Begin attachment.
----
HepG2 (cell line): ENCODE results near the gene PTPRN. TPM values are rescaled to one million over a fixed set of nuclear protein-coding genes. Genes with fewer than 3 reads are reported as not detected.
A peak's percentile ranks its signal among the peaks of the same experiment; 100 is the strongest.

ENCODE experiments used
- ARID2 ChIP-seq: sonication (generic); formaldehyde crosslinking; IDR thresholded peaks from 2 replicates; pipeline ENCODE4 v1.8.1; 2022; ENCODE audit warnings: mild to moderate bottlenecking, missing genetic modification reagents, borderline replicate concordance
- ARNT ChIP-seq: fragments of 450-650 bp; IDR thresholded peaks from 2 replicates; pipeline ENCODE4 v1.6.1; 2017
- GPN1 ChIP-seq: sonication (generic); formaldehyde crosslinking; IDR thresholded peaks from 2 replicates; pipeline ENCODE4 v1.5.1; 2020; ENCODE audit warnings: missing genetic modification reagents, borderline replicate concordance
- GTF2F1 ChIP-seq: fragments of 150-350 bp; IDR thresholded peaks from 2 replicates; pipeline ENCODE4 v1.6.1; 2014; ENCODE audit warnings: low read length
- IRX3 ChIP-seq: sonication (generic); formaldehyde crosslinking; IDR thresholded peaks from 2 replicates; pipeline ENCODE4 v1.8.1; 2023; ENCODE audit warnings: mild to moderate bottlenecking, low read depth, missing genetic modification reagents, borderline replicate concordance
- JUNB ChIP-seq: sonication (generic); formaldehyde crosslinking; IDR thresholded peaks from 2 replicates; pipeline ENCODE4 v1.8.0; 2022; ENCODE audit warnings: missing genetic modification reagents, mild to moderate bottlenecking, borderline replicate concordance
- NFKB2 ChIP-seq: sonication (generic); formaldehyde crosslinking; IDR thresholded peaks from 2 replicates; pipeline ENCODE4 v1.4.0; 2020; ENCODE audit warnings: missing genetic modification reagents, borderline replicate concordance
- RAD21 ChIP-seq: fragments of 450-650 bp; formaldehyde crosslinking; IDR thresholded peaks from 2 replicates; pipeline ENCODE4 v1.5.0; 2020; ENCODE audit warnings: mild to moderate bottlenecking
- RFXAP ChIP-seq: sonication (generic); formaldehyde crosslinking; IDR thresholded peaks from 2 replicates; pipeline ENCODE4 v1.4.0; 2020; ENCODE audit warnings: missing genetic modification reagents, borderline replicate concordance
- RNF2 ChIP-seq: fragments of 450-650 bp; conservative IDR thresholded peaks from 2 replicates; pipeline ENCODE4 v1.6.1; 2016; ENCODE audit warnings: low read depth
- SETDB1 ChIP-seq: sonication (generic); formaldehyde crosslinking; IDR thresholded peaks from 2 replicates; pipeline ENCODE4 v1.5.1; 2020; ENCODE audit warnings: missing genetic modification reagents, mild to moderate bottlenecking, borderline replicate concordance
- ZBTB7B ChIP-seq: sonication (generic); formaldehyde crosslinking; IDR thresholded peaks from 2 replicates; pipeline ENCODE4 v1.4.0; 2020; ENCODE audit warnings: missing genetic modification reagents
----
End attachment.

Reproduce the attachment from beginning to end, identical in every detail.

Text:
HepG2 (cell line): ENCODE results near the gene PTPRN. TPM values are rescaled to one million over a fixed set of nuclear protein-coding genes. Genes with fewer than 3 reads are reported as not detected.
A peak's percentile ranks its signal among the peaks of the same experiment; 100 is the strongest.

ENCODE experiments used
- ARID2 ChIP-seq: sonication (generic); formaldehyde crosslinking; IDR thresholded peaks from 2 replicates; pipeline ENCODE4 v1.8.1; 2022; ENCODE audit warnings: mild to moderate bottlenecking, missing genetic modification reagents, borderline replicate concordance
- ARNT ChIP-seq: fragments of 450-650 bp; IDR thresholded peaks from 2 replicates; pipeline ENCODE4 v1.6.1; 2017
- GPN1 ChIP-seq: sonication (generic); formaldehyde crosslinking; IDR thresholded peaks from 2 replicates; pipeline ENCODE4 v1.5.1; 2020; ENCODE audit warnings: missing genetic modification reagents, borderline replicate concordance
- GTF2F1 ChIP-seq: fragments of 150-350 bp; IDR thresholded peaks from 2 replicates; pipeline ENCODE4 v1.6.1; 2014; ENCODE audit warnings: low read length
- IRX3 ChIP-seq: sonication (generic); formaldehyde crosslinking; IDR thresholded peaks from 2 replicates; pipeline ENCODE4 v1.8.1; 2023; ENCODE audit warnings: mild to moderate bottlenecking, low read depth, missing genetic modification reagents, borderline replicate concordance
- JUNB ChIP-seq: sonication (generic); formaldehyde crosslinking; IDR thresholded peaks from 2 replicates; pipeline ENCODE4 v1.8.0; 2022; ENCODE audit warnings: missing genetic modification reagents, mild to moderate bottlenecking, borderline replicate concordance
- NFKB2 ChIP-seq: sonication (generic); formaldehyde crosslinking; IDR thresholded peaks from 2 replicates; pipeline ENCODE4 v1.4.0; 2020; ENCODE audit warnings: missing genetic modification reagents, borderline replicate concordance
- RAD21 ChIP-seq: fragments of 450-650 bp; formaldehyde crosslinking; IDR thresholded peaks from 2 replicates; pipeline ENCODE4 v1.5.0; 2020; ENCODE audit warnings: mild to moderate bottlenecking
- RFXAP ChIP-seq: sonication (generic); formaldehyde crosslinking; IDR thresholded peaks from 2 replicates; pipeline ENCODE4 v1.4.0; 2020; ENCODE audit warnings: missing genetic modification reagents, borderline replicate concordance
- RNF2 ChIP-seq: fragments of 450-650 bp; conservative IDR thresholded peaks from 2 replicates; pipeline ENCODE4 v1.6.1; 2016; ENCODE audit warnings: low read depth
- SETDB1 ChIP-seq: sonication (generic); formaldehyde crosslinking; IDR thresholded peaks from 2 replicates; pipeline ENCODE4 v1.5.1; 2020; ENCODE audit warnings: missing genetic modification reagents, mild to moderate bottlenecking, borderline replicate concordance
- ZBTB7B ChIP-seq: sonication (generic); formaldehyde crosslinking; IDR thresholded peaks from 2 replicates; pipeline ENCODE4 v1.4.0; 2020; ENCODE audit warnings: missing genetic modification reagents